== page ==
Airport protesters accuse Hong Kong leader of breaching safety rules
More than 1,000 people staged a protest at Hong Kong airport Sunday over an alleged breach of avaiation safety rules involving the baggage of the city leader’s daughter.
It was the latest controversy to hit Beijing-backed Chief Executive Leung Chun-ying since he took office in 2012 in the semi-autonomous Chinese city. His popularity ratings are currently low.
Protesters — including cabin crew, pilots and activists — staged a sit-in at Chek Lap Kok airport’s arrival hall, alleging special treatment for Leung’s family.
They said they were annoyed by an apparent special arrangement which helped 23-year-old Leung Chung-yan after she accidentally left her hand baggage at the check-in counter last month.
Airport staff brought it to her in the restricted zone.
Local media have reported that the chief executive made a phone call to relevant officers before the bag was delivered to the 23-year-old.
C.Y. Leung has admitted making a call but denied pressuring staff.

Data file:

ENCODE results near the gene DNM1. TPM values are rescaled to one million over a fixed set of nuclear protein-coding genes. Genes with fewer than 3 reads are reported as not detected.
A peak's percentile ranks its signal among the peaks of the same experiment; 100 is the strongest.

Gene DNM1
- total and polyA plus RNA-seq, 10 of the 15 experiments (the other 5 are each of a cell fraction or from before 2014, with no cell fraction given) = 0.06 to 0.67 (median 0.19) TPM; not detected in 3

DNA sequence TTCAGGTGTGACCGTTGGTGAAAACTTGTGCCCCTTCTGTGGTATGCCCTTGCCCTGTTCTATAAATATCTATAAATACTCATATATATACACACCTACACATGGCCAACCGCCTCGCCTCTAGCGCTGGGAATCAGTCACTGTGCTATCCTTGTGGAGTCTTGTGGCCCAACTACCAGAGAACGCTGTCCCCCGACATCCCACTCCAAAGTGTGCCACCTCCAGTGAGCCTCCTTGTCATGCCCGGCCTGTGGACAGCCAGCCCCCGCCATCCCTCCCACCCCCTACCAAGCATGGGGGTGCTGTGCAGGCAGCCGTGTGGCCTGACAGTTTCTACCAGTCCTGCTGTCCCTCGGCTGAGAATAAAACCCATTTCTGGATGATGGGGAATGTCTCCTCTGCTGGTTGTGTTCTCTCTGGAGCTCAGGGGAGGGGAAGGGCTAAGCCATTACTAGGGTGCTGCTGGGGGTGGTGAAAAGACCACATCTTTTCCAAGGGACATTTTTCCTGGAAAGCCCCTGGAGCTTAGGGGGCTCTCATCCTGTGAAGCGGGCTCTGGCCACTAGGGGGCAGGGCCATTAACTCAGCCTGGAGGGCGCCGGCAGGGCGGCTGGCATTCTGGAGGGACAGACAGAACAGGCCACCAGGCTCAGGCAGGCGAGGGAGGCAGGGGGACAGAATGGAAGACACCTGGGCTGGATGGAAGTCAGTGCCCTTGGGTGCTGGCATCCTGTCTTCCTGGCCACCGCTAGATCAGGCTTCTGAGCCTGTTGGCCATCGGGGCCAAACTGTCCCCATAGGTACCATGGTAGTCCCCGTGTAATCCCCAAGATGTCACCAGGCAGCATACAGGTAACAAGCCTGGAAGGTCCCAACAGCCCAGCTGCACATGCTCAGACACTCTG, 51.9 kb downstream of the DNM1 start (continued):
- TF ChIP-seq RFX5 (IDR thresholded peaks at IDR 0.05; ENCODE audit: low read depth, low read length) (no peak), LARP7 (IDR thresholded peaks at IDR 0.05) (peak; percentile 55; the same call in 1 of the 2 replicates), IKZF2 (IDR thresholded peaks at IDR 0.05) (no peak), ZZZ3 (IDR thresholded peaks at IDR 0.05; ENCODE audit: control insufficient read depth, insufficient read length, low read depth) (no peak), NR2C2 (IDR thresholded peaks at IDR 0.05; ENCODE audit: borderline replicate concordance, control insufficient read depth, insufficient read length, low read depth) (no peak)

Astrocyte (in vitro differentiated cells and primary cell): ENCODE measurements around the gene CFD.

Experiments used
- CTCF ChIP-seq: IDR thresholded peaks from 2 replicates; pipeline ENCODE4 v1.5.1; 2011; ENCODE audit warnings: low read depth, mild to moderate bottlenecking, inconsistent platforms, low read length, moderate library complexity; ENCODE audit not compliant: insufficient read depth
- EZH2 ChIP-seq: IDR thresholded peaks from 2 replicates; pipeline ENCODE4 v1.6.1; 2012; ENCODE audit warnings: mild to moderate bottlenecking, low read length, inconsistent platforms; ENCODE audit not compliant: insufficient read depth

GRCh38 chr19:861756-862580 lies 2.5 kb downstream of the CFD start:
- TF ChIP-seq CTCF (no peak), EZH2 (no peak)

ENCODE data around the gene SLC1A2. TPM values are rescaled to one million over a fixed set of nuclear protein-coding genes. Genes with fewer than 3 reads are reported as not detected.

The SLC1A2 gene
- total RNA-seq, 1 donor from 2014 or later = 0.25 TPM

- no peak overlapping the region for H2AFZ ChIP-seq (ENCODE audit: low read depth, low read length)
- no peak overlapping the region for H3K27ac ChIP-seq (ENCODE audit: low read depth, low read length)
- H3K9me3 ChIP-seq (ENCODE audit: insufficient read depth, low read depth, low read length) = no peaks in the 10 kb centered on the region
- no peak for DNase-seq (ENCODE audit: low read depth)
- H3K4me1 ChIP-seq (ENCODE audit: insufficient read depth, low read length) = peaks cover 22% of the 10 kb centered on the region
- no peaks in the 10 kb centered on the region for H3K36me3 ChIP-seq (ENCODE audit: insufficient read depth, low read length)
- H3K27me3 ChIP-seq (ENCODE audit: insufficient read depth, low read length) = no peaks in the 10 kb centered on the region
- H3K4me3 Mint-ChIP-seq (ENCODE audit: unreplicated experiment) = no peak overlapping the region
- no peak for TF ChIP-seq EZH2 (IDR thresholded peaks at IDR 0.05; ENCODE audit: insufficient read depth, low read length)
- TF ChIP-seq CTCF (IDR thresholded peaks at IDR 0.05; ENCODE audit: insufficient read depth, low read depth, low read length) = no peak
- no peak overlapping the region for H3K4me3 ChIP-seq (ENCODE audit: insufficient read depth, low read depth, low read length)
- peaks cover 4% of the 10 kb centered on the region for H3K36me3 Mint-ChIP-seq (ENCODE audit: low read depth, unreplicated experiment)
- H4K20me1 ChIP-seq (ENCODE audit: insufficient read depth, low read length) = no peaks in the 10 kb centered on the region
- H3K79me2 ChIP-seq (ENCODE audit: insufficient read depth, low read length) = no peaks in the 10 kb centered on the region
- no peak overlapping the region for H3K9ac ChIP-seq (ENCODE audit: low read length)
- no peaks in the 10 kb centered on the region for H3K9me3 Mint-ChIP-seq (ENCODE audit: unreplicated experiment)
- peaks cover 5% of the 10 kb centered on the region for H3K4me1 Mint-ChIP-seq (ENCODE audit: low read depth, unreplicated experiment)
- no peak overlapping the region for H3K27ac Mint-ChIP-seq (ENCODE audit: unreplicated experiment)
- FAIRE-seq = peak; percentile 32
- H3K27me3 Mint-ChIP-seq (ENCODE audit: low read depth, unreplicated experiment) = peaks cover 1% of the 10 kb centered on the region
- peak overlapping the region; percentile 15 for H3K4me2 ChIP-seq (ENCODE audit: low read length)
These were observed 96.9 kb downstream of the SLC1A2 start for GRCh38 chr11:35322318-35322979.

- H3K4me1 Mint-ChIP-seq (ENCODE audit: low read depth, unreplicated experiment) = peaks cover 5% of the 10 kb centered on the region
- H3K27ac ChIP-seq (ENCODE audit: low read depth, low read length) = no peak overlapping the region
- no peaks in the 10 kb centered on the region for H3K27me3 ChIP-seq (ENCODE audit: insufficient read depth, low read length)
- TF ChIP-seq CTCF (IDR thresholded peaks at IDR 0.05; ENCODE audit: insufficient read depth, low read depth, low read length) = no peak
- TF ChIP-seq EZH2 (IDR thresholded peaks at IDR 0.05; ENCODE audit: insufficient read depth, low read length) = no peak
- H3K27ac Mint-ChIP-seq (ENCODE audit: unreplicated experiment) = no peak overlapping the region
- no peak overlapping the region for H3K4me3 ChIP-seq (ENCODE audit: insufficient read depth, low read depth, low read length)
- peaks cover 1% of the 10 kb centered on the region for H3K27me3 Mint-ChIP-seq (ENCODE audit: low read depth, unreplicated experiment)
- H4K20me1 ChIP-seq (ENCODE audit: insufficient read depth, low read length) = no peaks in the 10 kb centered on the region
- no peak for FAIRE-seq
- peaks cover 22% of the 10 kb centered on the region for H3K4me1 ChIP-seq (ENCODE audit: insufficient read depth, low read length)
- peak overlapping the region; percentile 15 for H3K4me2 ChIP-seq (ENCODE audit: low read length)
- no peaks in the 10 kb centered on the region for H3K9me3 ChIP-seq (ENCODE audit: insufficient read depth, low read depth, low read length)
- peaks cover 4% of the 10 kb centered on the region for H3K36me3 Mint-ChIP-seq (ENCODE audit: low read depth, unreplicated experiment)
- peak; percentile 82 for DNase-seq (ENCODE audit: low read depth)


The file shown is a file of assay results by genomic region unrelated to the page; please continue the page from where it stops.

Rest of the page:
Protesters alleged that Leung misused his power and said the incident could jeopardise aviation safety.
“We are strongly against privileges. We are stressed and annoyed. We cannot stay silent,” Carol Ng, of the Hong Kong Cabin Crew Federation, one of the protest organisers, told AFP.
Slogan-shouting protesters held banners reading “No compromise on professionalism” and “The sky with 100 percent safety”.
They ended the three-hour demonstration by marching around the busy airport terminal as curious travellers recorded the scene with smartphones.
Hong Kong was handed over by Britain to China in 1997 under a “One country, two systems” arrangement which guarantees its freedoms for 50 years. But there are fears such freedoms are being eroded due to the increasing behind-the-scenes influence of Beijing.
A government spokesman said the bag of Leung’s daughter had undergone a thorough security check and aviation safety was not affected by the incident.
As with previous leaders since 1997 Leung was picked by an electoral committee dominated by pro-Beijing elites. Since then, he has faced several controversies.
In 2012 he was embroiled in a row stemming from illegal structures at his luxury home.
In 2014 the former surveyor was accused of taking a $7 million payment from an Australian company arising from his business before he became the city’s leader.
He denied any wrongdoing.
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